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COVID-19

Today’s numbers: The COVID economy

Scott Tong and Mitchell Hartman Mar 4, 2021
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As of March 4, 2021 (we’ll update every weekday morning).

U.S.‌ ‌COVID-19‌ ‌deaths‌, yesterday:‌‌ 2,449 (falling)

U.S.‌ ‌COVID-19‌ ‌new‌ ‌cases‌, yesterday: 66,836 (falling) ‌ ‌

Americans receiving first COVID vaccine dose: 80.5 million (75% of doses shipped) 

COVID ‌patients‌ ‌now‌ ‌in‌ ‌hospital:‌‌ 45,462 (falling)


COVID case forecast

Source: CDC

“Credit invisible” Americans with no credit history: 26 million 

First-time unemployment claims (regular state programs), most recent week: 745,000

Continuing unemployment claims (all state and federal programs): 18,026,537

“The leading economic indicator is … the virus.” More than one analyst has put it to us this way. As we try to understand and quantify this unprecedented global economic collapse — and now the attempted restart — we’re following key metrics for COVID-19 and the broader economy.

Keep in mind: The tally of COVID-19 cases represents only the ones that are documented.

Our main trusty sources: World Health Organization, Centers for Disease Control and Prevention, Johns Hopkins University, Our World in Data (based on WHO data, Covid Tracking (scientist/journalist collaboration), GasBuddy.

COVID-19 Economy FAQs

So what’s up with “Zoom fatigue”?

It’s a real thing. The science backs it up — there’s new research from Stanford University. So why is it that the technology can be so draining? Jeremy Bailenson with Stanford’s Virtual Human Interaction Lab puts it this way: “It’s like being in an elevator where everyone in the elevator stopped and looked right at us for the entire elevator ride at close-up.” Bailenson said turning off self-view and shrinking down the video window can make interactions feel more natural and less emotionally taxing.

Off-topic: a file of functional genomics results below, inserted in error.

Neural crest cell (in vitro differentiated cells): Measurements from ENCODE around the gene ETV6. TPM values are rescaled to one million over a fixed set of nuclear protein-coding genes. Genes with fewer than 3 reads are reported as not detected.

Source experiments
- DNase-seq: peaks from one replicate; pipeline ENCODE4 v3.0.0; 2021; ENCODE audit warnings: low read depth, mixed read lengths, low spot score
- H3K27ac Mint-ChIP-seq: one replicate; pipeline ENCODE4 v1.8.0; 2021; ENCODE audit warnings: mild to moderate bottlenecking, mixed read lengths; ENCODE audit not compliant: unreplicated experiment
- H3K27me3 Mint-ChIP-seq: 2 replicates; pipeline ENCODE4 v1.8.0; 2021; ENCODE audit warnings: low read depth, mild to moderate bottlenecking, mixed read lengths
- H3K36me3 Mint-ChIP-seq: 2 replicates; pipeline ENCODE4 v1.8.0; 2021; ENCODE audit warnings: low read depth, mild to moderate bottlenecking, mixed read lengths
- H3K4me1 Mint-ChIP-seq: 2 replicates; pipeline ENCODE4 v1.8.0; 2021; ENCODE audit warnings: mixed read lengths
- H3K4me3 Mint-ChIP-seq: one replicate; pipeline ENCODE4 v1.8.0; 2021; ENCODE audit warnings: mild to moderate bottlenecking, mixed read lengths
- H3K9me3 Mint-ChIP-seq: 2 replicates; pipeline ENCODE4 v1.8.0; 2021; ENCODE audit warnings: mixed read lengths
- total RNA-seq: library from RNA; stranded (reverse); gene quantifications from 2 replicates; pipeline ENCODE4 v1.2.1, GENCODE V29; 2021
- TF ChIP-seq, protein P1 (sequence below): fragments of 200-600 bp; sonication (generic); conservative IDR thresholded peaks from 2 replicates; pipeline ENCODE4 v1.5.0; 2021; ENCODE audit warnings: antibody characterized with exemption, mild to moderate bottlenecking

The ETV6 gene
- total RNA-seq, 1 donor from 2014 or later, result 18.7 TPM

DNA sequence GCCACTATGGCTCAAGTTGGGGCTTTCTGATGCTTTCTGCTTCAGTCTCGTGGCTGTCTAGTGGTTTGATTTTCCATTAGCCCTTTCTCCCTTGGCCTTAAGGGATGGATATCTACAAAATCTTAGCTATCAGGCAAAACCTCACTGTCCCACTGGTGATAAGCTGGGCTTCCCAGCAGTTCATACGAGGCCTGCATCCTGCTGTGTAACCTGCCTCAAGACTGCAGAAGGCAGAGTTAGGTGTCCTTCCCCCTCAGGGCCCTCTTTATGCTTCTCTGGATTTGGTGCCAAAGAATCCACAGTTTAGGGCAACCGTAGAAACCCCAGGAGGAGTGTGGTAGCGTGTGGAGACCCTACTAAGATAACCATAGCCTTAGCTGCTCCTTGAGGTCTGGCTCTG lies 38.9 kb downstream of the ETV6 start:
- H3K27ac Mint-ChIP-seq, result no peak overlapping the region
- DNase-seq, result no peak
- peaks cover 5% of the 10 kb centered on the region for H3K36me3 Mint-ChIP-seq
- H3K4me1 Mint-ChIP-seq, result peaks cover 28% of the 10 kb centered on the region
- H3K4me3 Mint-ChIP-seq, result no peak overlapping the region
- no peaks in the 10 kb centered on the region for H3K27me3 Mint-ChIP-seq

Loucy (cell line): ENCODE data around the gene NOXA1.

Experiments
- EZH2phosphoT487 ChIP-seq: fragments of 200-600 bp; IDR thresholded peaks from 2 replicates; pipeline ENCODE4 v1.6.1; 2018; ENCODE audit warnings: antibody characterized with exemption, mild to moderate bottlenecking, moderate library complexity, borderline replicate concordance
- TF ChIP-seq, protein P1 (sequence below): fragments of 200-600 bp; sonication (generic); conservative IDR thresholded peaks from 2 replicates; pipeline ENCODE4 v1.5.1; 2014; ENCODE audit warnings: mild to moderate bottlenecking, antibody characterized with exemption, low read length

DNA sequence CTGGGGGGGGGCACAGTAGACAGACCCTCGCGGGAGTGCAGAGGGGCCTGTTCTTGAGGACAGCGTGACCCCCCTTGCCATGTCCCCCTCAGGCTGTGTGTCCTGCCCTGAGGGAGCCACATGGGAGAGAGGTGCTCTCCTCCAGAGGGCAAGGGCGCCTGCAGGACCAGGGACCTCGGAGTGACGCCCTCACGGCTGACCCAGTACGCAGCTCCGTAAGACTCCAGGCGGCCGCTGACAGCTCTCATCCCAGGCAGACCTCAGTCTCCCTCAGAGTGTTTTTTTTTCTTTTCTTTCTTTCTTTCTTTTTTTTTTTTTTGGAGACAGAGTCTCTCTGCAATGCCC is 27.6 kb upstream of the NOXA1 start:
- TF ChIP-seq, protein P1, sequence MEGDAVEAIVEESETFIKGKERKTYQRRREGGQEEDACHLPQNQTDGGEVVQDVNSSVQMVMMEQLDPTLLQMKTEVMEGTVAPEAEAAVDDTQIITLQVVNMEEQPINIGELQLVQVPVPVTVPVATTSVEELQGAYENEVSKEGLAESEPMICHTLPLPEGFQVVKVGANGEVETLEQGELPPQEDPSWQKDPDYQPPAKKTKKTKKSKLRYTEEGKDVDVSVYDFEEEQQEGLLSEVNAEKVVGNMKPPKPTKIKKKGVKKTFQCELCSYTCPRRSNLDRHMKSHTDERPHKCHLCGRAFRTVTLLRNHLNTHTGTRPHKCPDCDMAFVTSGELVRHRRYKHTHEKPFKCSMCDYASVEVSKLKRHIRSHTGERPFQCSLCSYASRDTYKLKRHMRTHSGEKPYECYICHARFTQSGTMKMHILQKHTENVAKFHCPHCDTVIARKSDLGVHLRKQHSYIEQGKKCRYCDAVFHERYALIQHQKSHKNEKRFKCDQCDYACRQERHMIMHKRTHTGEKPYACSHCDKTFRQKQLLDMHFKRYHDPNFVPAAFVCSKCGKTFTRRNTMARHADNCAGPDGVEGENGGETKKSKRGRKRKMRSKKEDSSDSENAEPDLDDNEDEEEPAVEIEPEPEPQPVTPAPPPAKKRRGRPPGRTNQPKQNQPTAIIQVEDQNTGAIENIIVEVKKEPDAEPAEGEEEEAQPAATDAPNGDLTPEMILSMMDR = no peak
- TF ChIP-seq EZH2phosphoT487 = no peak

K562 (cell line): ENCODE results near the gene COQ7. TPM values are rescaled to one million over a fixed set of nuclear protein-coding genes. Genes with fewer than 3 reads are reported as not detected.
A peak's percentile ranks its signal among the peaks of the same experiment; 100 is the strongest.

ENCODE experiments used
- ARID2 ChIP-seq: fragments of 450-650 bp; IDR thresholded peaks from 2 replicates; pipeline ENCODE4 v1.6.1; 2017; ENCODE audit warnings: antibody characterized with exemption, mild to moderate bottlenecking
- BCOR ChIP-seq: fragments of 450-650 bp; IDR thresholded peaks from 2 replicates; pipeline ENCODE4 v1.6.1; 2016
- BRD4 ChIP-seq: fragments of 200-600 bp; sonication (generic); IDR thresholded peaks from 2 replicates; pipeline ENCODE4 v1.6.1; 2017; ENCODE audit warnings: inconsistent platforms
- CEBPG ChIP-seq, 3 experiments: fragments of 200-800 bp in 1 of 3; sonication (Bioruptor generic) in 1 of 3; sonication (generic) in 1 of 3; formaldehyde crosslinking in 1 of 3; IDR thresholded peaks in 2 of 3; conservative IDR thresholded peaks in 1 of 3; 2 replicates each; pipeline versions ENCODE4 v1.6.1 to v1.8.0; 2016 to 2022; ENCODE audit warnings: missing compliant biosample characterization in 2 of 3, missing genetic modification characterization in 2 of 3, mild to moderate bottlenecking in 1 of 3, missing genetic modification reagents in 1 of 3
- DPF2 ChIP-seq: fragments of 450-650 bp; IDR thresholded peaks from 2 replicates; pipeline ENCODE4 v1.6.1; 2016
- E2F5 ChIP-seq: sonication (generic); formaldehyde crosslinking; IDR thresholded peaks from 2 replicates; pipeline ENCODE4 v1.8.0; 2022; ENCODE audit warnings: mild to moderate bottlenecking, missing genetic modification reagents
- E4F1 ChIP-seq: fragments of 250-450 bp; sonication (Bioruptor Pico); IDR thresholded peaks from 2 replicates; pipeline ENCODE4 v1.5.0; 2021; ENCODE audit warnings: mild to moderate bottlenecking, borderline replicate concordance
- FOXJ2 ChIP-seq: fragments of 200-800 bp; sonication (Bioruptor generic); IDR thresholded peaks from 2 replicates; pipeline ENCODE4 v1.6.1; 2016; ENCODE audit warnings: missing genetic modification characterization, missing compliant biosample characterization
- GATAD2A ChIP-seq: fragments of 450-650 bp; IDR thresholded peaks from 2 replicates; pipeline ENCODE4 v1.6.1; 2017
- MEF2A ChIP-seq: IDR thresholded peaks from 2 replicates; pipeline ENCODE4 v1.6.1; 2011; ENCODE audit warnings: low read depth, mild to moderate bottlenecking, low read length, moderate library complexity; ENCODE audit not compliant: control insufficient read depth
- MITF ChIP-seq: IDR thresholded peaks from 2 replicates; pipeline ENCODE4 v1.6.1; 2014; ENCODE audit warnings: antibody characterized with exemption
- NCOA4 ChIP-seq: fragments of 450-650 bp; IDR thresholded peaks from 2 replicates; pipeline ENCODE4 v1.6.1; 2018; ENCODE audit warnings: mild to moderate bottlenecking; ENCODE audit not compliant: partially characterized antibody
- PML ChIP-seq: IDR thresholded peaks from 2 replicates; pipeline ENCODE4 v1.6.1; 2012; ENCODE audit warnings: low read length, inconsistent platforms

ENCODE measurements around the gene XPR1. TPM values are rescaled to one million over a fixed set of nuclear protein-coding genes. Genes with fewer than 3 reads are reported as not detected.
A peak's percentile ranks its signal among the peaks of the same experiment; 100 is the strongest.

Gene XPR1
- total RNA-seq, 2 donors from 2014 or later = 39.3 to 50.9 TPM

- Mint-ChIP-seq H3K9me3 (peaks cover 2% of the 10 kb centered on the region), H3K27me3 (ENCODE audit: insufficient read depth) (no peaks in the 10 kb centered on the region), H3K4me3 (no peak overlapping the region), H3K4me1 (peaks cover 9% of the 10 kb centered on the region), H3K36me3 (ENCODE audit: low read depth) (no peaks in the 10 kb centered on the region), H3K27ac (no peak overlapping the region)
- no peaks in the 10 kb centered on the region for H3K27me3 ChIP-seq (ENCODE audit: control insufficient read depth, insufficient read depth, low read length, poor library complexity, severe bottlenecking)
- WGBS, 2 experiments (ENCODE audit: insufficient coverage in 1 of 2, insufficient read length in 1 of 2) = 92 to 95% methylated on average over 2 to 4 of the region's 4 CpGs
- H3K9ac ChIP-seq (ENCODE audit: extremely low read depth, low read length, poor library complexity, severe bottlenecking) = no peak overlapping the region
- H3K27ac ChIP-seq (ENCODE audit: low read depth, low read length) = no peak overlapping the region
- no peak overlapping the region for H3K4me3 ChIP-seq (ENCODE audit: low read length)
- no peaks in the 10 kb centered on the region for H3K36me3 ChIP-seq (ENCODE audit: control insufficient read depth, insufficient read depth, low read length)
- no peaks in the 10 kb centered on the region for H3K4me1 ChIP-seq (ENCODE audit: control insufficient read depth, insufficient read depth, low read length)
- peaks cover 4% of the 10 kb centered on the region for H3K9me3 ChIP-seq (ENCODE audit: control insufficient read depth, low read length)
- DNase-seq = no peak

How are Americans spending their money these days?

Economists are predicting that pent-up demand for certain goods and services is going to burst out all over as more people get vaccinated. A lot of people had to drastically change their spending in the pandemic because they lost jobs or had their hours cut. But at the same time, most consumers “are still feeling secure or optimistic about their finances,” according to Candace Corlett, president of WSL Strategic Retail, which regularly surveys shoppers. A lot of people enjoy browsing in stores, especially after months of forced online shopping. And another area expecting a post-pandemic boost: travel.

What happened to all of the hazard pay essential workers were getting at the beginning of the pandemic?

Almost a year ago, when the pandemic began, essential workers were hailed as heroes. Back then, many companies gave hazard pay, an extra $2 or so per hour, for coming in to work. That quietly went away for most of them last summer. Without federal action, it’s mostly been up to local governments to create programs and mandates. They’ve helped compensate front-line workers, but they haven’t been perfect. “The solutions are small. They’re piecemeal,” said Molly Kinder at the Brookings Institution’s Metropolitan Policy Program. “You’re seeing these innovative pop-ups because we have failed overall to do something systematically.”

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